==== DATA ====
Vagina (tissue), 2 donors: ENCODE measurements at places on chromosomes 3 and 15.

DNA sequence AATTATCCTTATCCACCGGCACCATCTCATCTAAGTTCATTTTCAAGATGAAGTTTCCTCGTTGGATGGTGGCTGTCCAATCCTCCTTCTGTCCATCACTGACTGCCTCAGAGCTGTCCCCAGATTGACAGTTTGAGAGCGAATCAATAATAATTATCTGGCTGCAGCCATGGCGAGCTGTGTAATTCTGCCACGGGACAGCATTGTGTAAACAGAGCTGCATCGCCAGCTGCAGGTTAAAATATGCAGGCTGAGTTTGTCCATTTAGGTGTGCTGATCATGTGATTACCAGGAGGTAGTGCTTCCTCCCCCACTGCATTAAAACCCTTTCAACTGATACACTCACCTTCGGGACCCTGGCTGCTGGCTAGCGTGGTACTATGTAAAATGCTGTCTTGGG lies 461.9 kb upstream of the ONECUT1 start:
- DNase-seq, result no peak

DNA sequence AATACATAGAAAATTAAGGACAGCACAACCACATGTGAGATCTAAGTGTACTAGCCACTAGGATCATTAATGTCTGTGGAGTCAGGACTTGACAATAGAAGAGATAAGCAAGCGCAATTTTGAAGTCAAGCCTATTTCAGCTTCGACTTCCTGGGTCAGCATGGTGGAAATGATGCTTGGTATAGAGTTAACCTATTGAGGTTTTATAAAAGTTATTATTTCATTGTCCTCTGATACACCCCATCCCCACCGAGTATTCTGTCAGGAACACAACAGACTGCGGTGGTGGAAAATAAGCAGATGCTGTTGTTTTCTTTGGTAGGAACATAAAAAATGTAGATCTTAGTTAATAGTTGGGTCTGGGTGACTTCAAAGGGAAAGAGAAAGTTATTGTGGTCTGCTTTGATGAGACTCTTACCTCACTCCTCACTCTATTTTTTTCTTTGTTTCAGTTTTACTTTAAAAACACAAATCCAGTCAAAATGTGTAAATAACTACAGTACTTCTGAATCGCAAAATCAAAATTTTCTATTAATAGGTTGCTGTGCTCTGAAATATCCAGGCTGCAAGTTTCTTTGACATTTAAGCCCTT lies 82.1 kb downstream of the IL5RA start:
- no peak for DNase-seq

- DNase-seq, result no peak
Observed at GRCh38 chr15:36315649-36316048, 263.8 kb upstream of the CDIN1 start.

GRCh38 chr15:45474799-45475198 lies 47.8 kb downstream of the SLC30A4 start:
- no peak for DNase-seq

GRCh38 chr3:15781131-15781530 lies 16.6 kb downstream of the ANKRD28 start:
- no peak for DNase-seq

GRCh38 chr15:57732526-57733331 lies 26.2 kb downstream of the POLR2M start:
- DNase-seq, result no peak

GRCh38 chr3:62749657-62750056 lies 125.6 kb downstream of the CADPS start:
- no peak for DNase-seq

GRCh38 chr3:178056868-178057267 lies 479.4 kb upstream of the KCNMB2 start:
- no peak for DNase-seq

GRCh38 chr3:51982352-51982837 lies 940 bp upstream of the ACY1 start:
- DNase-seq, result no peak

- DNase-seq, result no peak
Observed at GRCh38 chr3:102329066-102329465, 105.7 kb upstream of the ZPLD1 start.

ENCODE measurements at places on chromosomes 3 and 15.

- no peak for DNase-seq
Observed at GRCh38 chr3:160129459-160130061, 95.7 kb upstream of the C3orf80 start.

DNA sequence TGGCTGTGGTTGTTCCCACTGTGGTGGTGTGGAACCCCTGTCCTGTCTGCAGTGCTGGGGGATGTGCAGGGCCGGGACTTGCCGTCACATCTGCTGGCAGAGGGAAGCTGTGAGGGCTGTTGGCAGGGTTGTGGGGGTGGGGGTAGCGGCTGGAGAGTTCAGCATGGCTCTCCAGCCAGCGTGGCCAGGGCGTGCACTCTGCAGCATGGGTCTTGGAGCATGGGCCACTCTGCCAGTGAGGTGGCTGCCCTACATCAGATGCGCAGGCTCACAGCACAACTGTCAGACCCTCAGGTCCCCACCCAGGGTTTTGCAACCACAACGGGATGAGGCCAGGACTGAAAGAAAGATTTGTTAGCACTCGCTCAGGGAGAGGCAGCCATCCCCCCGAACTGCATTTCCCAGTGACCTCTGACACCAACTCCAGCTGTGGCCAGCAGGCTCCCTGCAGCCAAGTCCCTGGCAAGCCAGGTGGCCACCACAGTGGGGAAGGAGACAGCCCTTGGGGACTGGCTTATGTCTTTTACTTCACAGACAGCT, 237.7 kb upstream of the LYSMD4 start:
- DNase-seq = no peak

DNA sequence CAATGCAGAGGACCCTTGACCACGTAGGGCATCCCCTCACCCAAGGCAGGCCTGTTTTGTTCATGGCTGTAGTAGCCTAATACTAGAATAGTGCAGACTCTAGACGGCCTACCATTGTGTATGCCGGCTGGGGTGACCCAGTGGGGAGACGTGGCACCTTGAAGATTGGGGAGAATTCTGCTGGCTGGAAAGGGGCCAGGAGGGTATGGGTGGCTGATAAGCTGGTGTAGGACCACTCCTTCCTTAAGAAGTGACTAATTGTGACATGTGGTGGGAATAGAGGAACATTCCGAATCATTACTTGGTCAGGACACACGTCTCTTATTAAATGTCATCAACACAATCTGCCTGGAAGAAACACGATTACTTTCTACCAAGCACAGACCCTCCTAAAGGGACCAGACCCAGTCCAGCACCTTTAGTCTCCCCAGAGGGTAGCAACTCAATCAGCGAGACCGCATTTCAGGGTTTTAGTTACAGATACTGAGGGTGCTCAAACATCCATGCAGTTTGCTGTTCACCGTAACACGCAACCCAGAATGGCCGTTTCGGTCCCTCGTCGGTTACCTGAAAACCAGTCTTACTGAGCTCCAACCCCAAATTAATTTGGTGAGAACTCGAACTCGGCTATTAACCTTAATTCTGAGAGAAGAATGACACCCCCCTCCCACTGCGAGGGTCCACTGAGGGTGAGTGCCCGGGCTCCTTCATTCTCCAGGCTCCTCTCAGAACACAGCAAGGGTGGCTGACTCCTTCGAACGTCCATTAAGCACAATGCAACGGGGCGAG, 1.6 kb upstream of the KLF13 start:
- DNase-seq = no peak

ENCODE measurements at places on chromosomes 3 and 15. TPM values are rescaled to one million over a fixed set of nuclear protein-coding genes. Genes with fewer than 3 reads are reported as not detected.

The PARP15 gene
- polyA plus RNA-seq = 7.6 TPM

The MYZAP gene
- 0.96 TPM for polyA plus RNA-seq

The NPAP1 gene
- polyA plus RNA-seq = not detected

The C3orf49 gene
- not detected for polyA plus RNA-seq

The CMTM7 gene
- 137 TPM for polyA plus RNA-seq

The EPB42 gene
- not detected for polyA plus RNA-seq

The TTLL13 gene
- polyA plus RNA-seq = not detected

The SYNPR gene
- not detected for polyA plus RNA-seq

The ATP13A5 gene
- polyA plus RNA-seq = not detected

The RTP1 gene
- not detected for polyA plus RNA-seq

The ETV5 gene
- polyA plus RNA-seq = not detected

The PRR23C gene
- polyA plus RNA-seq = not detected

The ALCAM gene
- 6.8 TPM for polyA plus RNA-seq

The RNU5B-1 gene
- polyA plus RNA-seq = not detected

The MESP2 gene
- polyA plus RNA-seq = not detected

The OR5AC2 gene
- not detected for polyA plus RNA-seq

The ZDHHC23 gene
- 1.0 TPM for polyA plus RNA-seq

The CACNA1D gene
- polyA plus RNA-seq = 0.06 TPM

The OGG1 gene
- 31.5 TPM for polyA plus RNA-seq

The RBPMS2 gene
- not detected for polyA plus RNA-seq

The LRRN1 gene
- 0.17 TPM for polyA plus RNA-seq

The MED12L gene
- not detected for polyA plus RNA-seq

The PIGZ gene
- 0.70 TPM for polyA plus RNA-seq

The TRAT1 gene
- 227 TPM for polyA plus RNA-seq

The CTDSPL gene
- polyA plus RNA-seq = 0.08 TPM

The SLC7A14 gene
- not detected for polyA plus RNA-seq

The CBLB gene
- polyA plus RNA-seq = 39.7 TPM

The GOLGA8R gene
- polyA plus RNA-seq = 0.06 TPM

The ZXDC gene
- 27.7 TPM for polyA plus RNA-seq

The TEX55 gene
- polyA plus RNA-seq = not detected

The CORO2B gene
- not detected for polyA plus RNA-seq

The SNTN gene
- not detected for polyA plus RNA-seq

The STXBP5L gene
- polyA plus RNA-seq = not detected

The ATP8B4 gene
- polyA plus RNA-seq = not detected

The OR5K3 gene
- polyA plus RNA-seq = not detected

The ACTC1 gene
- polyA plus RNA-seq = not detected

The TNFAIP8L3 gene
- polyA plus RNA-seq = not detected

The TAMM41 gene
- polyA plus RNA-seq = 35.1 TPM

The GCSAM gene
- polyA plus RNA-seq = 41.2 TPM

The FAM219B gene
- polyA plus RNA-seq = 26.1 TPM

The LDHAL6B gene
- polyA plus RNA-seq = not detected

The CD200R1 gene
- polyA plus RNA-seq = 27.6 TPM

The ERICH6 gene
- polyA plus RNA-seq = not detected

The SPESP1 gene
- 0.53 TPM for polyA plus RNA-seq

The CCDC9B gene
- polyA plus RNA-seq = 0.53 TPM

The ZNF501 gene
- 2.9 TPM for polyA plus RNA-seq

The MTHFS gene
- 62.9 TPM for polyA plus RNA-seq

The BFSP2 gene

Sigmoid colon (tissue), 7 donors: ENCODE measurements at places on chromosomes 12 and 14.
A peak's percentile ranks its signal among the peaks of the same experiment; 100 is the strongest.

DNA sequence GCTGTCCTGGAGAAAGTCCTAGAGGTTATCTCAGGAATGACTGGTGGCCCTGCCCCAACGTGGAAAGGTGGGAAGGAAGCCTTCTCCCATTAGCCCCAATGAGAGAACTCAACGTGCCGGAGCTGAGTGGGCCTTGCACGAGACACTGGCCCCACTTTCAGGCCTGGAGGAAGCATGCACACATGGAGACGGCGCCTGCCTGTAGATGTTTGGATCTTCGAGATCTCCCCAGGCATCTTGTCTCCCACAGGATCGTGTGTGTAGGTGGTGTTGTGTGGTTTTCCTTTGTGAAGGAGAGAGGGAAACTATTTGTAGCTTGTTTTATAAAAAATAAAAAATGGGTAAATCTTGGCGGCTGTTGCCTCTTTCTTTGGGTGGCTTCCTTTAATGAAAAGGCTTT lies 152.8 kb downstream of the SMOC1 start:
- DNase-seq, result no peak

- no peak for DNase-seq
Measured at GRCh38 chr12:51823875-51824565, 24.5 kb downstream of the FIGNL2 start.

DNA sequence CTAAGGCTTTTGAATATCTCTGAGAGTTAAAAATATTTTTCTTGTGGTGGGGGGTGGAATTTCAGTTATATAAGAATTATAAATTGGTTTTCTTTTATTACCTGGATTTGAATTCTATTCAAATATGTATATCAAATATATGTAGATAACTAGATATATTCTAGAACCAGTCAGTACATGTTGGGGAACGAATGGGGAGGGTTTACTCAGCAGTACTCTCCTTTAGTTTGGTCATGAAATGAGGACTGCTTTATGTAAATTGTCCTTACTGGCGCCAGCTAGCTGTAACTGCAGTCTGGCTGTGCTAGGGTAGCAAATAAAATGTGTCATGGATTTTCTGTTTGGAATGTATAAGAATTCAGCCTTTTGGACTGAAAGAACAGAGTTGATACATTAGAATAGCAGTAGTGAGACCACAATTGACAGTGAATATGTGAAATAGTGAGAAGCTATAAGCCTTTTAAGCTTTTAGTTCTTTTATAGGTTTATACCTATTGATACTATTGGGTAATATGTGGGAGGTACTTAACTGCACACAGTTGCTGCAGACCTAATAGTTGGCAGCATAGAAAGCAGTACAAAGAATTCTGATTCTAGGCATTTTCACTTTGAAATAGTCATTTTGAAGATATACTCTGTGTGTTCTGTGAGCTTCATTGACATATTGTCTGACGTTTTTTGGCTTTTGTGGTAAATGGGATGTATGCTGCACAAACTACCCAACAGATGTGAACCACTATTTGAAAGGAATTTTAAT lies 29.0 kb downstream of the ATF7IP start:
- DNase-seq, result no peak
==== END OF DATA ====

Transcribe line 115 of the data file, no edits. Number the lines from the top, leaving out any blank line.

- polyA plus RNA-seq = not detected